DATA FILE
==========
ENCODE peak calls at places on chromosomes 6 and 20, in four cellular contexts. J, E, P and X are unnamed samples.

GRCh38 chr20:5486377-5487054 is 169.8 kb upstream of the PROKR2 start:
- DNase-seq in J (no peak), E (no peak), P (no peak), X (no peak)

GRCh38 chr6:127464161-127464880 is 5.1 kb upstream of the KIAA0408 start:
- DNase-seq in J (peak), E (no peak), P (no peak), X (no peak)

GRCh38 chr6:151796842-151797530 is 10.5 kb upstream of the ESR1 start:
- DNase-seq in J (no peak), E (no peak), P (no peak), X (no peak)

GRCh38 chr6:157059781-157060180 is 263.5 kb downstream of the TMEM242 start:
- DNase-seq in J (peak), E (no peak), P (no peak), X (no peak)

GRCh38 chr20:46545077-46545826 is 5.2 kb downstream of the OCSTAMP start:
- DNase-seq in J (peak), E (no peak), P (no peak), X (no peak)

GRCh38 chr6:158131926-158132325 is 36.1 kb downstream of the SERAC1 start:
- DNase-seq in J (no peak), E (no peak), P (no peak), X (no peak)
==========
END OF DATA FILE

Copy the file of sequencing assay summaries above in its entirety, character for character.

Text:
ENCODE peak calls at places on chromosomes 6 and 20, in four cellular contexts. J, E, P and X are unnamed samples.

GRCh38 chr20:5486377-5487054 is 169.8 kb upstream of the PROKR2 start:
- DNase-seq in J (no peak), E (no peak), P (no peak), X (no peak)

GRCh38 chr6:127464161-127464880 is 5.1 kb upstream of the KIAA0408 start:
- DNase-seq in J (peak), E (no peak), P (no peak), X (no peak)

GRCh38 chr6:151796842-151797530 is 10.5 kb upstream of the ESR1 start:
- DNase-seq in J (no peak), E (no peak), P (no peak), X (no peak)

GRCh38 chr6:157059781-157060180 is 263.5 kb downstream of the TMEM242 start:
- DNase-seq in J (peak), E (no peak), P (no peak), X (no peak)

GRCh38 chr20:46545077-46545826 is 5.2 kb downstream of the OCSTAMP start:
- DNase-seq in J (peak), E (no peak), P (no peak), X (no peak)

GRCh38 chr6:158131926-158132325 is 36.1 kb downstream of the SERAC1 start:
- DNase-seq in J (no peak), E (no peak), P (no peak), X (no peak)